Many collective agreements and collective arrangements contain provisions that provide tenure (for employees employed in permanent positions, which constitutes protection against dismissal). The notion of tenure is contrary to employing staff in permanent positions on fixed-term contracts.

Employing staff on fixed-term contracts is not inherently advantageous for the employer. Subject to specific restrictions on termination, such as those included in the Equal Opportunities Law 1988, the Women's Work Law 1951 or individual or collective employment agreements (that regulate tenure, legitimate reasons for dismissal and union involvement in dismissal), employment in the private sector is 'at will', in the sense that generally an employer may terminate employment subject to advance notice which, according to the Advance Notice for Dismissal and Resignation Law 2001, is a maximum of one month. Therefore, employers have no general incentive to employ staff on fixed-term contracts because, unless an early exit provision exists, early termination contrary to the provisions of the contract usually entails the payment of damages in the amount of salary and benefits for the remaining contractual period of employment, subject to the duty to mitigate damages. However, cases of fixed-term employment do exist and can serve the legitimate interests of both or one of the parties.

Labour court decision on fixed-term employment of judges' legal assistants

As mentioned above, the issue of fixed-term employment has not yet been fully scrutinised by the judiciary, but the case in reference can give a sense of the interests involved and claimed.

In the case in reference, the New General Federation of Labour brought under judicial scrutiny the issue of fixed-term employment of judges' legal assistants, who are employed on fixed-term contracts for a maximum of four years. The general rule is that employment in the civil service is by letter of appointment and that fixed-term employment is permitted only in certain categories as specified in the State Service Regulations (Special Contract) 1960.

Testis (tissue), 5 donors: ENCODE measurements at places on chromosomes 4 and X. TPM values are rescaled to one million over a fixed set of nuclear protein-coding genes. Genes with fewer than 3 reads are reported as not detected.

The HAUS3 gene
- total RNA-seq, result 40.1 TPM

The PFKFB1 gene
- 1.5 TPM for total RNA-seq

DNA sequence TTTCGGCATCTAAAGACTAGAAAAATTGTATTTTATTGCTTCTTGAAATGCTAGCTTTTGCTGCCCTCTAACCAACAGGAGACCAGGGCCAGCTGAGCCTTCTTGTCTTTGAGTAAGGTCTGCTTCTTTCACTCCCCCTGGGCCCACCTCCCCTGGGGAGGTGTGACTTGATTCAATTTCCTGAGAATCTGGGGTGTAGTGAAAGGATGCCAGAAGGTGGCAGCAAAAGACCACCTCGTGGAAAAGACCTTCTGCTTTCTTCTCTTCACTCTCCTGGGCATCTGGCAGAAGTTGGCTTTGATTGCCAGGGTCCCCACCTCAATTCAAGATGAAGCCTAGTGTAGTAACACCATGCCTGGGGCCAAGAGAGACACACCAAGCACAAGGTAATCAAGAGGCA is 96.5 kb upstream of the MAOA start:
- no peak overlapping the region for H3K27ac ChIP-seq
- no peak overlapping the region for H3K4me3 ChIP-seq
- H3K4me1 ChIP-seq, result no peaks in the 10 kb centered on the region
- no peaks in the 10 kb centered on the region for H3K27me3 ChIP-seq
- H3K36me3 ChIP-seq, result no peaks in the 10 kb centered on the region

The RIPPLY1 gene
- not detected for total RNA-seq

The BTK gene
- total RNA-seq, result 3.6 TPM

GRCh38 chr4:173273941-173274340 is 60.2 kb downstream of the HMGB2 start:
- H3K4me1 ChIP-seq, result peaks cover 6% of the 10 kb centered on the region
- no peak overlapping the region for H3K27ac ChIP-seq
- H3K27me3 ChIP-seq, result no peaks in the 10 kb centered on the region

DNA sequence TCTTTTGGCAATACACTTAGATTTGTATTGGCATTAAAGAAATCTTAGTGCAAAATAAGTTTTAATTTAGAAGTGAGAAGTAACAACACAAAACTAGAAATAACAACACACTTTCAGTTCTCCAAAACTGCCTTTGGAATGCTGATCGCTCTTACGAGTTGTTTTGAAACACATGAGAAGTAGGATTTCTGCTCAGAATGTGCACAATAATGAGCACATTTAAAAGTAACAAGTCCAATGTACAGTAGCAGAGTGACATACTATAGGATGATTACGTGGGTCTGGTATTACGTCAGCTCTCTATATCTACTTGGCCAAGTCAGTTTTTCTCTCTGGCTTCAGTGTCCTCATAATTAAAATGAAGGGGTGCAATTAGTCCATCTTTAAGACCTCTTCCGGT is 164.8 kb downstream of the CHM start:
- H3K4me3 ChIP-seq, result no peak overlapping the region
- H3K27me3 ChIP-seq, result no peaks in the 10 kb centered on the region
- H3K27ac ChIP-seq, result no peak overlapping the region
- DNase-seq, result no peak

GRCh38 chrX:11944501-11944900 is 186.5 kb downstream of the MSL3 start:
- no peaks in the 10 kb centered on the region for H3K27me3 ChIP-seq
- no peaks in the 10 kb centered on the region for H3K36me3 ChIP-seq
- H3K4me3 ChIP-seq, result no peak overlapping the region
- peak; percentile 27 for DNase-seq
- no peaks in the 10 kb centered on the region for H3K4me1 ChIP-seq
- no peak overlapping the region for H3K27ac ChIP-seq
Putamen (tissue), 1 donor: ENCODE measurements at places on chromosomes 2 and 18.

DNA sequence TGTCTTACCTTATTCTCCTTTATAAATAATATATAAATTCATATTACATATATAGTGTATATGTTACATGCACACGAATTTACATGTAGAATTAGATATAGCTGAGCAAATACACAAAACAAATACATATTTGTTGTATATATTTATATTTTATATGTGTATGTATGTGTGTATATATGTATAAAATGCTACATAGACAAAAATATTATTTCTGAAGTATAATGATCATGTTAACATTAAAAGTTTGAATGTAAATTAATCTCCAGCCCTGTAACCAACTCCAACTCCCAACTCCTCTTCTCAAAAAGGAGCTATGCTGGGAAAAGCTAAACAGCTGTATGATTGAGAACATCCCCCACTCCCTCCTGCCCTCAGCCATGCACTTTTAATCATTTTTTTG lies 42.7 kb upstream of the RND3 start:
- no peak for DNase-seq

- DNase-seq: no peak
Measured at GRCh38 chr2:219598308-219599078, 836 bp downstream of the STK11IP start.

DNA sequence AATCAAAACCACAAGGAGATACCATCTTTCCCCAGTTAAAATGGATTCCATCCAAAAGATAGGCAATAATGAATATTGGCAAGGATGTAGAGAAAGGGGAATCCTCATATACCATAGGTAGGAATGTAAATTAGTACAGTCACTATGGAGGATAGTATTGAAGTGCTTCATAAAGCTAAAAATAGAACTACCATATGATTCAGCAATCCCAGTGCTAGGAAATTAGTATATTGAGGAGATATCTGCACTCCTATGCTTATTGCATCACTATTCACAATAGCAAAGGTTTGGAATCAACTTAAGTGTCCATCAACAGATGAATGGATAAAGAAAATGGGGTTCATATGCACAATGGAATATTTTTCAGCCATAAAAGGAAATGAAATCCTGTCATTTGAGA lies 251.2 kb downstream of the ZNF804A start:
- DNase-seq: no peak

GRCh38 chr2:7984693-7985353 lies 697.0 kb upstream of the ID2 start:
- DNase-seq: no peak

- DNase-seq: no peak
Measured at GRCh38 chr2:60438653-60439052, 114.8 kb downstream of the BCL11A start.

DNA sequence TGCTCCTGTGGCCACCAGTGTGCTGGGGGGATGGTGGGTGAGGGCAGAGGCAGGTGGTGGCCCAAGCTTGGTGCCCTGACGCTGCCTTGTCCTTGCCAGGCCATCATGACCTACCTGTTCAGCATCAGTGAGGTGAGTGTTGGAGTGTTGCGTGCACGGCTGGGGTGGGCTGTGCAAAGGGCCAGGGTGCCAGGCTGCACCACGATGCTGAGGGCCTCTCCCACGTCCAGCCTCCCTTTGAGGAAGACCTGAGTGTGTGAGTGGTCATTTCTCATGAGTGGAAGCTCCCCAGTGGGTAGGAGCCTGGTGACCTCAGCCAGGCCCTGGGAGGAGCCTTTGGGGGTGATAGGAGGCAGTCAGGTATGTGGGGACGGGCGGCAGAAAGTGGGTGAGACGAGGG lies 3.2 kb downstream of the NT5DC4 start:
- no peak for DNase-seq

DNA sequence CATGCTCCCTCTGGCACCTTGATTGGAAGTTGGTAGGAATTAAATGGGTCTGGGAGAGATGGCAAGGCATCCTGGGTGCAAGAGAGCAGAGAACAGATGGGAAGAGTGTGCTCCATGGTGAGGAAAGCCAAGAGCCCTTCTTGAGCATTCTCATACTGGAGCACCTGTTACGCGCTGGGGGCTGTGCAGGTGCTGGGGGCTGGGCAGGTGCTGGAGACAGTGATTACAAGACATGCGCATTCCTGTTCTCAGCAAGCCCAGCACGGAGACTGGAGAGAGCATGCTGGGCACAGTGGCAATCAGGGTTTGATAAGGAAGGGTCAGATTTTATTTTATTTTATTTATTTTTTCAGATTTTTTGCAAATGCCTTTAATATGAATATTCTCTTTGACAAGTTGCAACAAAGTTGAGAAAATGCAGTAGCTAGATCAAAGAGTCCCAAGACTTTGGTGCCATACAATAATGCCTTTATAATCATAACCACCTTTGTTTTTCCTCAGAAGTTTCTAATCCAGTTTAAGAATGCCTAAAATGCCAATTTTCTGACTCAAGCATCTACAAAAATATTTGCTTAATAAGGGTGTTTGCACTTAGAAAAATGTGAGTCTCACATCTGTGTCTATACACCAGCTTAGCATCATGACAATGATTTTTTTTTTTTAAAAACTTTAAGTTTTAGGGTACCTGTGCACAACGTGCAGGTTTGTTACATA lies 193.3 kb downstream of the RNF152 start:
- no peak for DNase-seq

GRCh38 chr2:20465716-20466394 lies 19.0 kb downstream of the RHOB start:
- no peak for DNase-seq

Under these regulations, a person may be employed by the state under special contract if the civil service commissioner has determined that the person's employment is essential for the state and that there is no practical way to employ that person under the employment conditions or wages applicable to state employees hired by letter of appointment. These regulations further provide that the period of employment will be limited to five years, extendable for additional periods of up to five years in total.

The New General Federation of Labour has continuously contested the legality of fixed-term employment in permanent positions, claimingamong other things, that this method of employment aims to undermine the right to unionise and weakens the power of the union.

In the case in reference the court declined to scrutinise the general issue of the legality of fixed-term employment in permanent positions and instead focused on the legality of the state's specific decision to employ judges' legal assistants using this method of employment. Fixed-term employment of judges' legal assistants had been supported over the decades by prominent figures in the judiciary (ie, presidents of the Supreme Court and the courts administrator).

The state conceded that the position of a judge's legal assistant is not essentially temporary, but nevertheless argued that employing legal assistants on fixed-term contracts was necessary and could be justified by the following main reasons:

  • The position is particularly suited to junior attorneys.
  • Fixed-term employment enables changeover and thus exposes more lawyers to the unique experience involved in being a judge's legal assistant, and this benefits the judicial system as a whole.